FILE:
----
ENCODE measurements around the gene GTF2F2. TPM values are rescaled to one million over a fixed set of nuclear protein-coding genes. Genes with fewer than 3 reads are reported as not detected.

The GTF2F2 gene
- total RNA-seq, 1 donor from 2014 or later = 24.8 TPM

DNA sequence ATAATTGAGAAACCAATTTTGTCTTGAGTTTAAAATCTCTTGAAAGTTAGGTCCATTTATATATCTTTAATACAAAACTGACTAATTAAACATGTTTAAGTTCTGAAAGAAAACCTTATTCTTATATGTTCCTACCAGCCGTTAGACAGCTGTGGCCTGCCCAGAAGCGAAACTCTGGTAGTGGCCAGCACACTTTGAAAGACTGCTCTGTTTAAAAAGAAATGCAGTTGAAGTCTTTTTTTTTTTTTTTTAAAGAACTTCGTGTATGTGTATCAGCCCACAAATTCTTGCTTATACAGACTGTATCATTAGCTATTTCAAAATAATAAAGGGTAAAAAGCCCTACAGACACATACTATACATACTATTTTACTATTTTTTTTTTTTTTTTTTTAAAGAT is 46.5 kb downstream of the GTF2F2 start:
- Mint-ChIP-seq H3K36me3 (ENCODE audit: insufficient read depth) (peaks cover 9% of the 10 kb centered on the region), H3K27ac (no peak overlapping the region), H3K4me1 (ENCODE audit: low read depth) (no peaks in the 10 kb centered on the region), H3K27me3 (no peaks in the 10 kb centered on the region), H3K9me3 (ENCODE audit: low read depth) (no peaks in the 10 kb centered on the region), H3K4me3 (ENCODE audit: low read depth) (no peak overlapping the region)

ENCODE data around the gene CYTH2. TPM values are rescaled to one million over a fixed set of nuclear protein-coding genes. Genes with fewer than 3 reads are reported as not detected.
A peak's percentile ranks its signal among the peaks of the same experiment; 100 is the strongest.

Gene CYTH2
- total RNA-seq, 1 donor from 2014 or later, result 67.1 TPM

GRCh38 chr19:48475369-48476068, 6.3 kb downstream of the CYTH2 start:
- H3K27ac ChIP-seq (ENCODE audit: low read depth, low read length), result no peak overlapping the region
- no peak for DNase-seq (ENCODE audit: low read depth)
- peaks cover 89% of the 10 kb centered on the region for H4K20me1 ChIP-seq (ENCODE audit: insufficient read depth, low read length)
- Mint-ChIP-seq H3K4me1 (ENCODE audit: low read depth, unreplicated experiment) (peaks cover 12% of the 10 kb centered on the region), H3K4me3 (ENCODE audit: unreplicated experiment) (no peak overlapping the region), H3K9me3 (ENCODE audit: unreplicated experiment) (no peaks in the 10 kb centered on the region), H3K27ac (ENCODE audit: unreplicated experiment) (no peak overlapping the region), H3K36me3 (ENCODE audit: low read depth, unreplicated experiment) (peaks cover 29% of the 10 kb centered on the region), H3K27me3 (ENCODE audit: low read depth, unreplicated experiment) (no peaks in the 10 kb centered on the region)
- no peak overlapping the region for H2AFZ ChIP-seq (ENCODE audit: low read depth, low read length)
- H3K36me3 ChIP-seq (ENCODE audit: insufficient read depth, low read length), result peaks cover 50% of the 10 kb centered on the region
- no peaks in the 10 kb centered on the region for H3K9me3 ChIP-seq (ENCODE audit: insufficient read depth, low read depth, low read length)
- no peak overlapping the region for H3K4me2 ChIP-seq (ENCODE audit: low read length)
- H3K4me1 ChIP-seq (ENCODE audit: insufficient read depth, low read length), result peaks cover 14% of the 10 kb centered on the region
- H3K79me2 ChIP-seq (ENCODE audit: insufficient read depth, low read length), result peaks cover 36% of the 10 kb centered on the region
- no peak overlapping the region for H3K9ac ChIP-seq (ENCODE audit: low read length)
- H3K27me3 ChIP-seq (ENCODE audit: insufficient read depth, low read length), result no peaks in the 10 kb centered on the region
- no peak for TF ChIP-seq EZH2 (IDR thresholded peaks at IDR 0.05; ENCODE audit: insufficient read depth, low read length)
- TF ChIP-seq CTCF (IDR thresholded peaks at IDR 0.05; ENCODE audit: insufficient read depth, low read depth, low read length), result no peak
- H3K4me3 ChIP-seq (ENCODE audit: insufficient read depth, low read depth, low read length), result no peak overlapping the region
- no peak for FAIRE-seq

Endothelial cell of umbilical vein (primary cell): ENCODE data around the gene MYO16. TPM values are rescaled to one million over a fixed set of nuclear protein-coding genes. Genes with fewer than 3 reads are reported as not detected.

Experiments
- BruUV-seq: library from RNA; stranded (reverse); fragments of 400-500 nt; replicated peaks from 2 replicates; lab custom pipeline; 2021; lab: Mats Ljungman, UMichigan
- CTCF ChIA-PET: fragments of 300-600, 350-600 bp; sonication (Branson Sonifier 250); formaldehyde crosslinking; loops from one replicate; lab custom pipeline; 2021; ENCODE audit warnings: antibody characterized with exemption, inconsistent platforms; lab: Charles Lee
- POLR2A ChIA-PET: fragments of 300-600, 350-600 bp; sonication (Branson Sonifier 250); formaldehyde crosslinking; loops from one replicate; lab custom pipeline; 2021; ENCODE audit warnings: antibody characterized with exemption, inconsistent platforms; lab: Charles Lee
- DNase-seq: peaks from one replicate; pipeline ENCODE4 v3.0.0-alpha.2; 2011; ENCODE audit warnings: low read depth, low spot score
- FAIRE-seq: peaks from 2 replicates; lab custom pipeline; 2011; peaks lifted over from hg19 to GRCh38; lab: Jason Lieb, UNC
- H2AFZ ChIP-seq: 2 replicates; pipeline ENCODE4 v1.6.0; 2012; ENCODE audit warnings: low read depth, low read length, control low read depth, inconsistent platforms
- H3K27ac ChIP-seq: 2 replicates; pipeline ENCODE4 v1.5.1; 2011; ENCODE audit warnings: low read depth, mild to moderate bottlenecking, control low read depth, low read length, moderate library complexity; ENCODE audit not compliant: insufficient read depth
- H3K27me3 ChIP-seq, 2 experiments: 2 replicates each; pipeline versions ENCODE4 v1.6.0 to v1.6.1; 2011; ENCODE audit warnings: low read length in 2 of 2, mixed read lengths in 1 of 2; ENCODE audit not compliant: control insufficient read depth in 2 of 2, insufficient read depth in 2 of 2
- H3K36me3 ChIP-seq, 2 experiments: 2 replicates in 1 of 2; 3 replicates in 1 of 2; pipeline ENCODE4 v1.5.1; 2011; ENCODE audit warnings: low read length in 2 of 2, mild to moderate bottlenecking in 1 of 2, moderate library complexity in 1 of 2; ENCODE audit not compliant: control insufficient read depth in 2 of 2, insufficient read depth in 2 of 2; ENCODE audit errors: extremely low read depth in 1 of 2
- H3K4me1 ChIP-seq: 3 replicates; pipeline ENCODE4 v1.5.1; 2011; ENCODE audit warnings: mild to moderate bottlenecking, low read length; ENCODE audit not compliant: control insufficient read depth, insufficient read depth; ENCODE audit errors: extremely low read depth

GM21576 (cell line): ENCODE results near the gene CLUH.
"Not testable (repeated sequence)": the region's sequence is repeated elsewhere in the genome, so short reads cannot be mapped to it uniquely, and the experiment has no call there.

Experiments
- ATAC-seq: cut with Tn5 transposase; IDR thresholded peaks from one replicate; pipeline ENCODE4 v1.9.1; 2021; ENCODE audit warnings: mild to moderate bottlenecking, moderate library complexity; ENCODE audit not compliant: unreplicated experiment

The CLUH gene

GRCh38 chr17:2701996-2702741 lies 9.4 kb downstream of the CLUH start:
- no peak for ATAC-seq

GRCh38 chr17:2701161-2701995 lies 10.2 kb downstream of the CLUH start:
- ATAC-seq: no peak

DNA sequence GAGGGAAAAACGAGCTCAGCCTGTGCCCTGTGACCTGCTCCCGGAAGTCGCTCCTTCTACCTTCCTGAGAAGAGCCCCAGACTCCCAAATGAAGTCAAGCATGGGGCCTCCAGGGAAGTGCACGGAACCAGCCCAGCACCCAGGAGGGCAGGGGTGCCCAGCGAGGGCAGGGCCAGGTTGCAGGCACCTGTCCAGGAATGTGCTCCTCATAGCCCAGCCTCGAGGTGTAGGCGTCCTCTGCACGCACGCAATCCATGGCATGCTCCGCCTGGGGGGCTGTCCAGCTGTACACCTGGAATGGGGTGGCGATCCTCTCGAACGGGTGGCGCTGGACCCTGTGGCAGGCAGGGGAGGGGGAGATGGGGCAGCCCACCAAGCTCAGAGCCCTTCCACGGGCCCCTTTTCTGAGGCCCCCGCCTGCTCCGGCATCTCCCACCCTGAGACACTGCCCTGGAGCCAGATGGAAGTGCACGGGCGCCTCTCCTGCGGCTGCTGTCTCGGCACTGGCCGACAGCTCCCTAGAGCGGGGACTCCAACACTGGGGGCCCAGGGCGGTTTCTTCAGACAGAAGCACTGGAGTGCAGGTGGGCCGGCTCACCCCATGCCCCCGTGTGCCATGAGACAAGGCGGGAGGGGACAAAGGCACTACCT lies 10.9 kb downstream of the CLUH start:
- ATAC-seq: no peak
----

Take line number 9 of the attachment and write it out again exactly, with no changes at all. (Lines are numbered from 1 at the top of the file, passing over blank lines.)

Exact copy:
- total RNA-seq, 1 donor from 2014 or later, result 67.1 TPM